The oft-repeated assertion I’ve heard against this argument is that, yeah, I mean, I hate the fact that Obama has prosecuted more military whistleblowers than every other President ever, combined, but Romney/Ryan is pro-life. Or the opposite argument for Republicans who actually care about the fiscal deficit, but loathe Obama’s pro-choice stance.

Well, I think approaching the argument from one side is sufficient. For all the Democrats out there, let’s say both parties suddenly decided to be pro-life. Would you vote for the ‘lesser of two evils’ of two pro-life parties (let’s say, the one who wanted to tax the rich more), or vote for the third party pro-choice candidate, even if he/she had no chance of winning?

I would hope the third-party pro-choicer (as I would). For the third party voters in today’s world, we have a choice between two parties who, with an equal fecklessness, trample the lives of foreigners, our civil liberties, our environment, and a host of other issues which we hold near and dear. If you value any of these (along with the value of pro-choice-ness, which both Johnson and Stein share), I would suggest looking beyond the singularity of one wedge issue, to these countless other equally important ones that are not getting their fair share of attention.

Now, on to the not voting part

Clearly there aren’t very many convincing arguments to not voting. You should be making time to vote. You should care. You shouldn’t be choosing ‘or Die’.

Some people just plain old don’t recognize the authority of the federal government. I respect that.

But the reason I’m bringing this up is, the kind of voting I’m discouraging is the voting in ignorance.

If you step in to the voting booth and don’t recognize any names in an election, don’t vote in that election.

It’s that simple.

You might be a Democrat. You might be a Republican, a Tea Partier, a Libertarian, a Rent-is-Too-Damn-High-er, or a Scientologist. But you don’t know who the person under that party category is. In Rhode Island, many of the Democrats are social conservatives. In New York, our Republican mayor just endorsed Obama.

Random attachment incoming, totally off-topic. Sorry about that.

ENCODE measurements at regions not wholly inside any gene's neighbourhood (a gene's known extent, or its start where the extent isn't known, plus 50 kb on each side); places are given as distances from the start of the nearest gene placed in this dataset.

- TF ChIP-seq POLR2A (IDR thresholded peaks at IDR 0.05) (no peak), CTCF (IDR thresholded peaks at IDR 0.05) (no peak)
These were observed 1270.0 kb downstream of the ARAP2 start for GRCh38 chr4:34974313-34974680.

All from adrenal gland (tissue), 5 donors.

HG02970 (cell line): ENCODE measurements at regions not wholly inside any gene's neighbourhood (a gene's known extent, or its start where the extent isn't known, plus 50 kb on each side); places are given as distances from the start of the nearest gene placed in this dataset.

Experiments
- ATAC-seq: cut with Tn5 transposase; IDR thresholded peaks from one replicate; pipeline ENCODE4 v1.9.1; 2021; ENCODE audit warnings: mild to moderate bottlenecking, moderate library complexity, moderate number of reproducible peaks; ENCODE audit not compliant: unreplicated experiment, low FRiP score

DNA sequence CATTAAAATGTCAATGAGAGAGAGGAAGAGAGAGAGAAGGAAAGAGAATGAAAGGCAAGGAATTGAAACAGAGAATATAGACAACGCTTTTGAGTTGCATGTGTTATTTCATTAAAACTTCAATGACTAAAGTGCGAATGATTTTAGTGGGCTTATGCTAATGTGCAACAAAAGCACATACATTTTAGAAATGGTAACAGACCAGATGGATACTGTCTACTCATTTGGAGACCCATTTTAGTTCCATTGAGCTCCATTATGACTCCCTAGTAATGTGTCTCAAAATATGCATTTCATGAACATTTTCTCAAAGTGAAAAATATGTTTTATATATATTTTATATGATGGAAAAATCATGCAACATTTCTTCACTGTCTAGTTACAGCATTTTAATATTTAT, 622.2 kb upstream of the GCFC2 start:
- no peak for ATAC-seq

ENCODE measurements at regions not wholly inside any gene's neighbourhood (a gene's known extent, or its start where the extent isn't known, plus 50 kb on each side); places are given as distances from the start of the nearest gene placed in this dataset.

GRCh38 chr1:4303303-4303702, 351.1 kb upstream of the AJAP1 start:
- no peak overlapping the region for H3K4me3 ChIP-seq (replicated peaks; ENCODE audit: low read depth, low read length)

So just voting down the party line doesn’t guarantee you any ideological purity. It can allow corrupt politicians in areas with highly concentrated party affiliations to pass through without scrutiny. The best thing you can do is educate yourself on your ballot beforehand, using the League of Women Voters  for finding out who’s on your ballot, RopeProbe for finding out what’s up with your judicial candidates, and just Googling the names of the rest of your candidates to look at their platforms.

If it were earlier than 10PM the night before Election Day, I’d say you could e-mail your representatives with questions about certain positions, but you’ll just have to go with online information at this point. Cram, cram, cram! 

And if you can’t find any information on any of the candidates (which, believe me, happens sometimes), feel free to write in Ron Paul (like I did), or the color of your favorite Power Ranger. Remember: you’re doing it for America.

The Fab Foursome

All in all, have fun out there at the polls. Enjoy your freedom and your democratic rights. Vote third party if you feel so inclined (and specifically Gary Johnson if you really want to make me happy), and try to avoid just voting straight down the party line, blind.

Happy Election Day, Friends!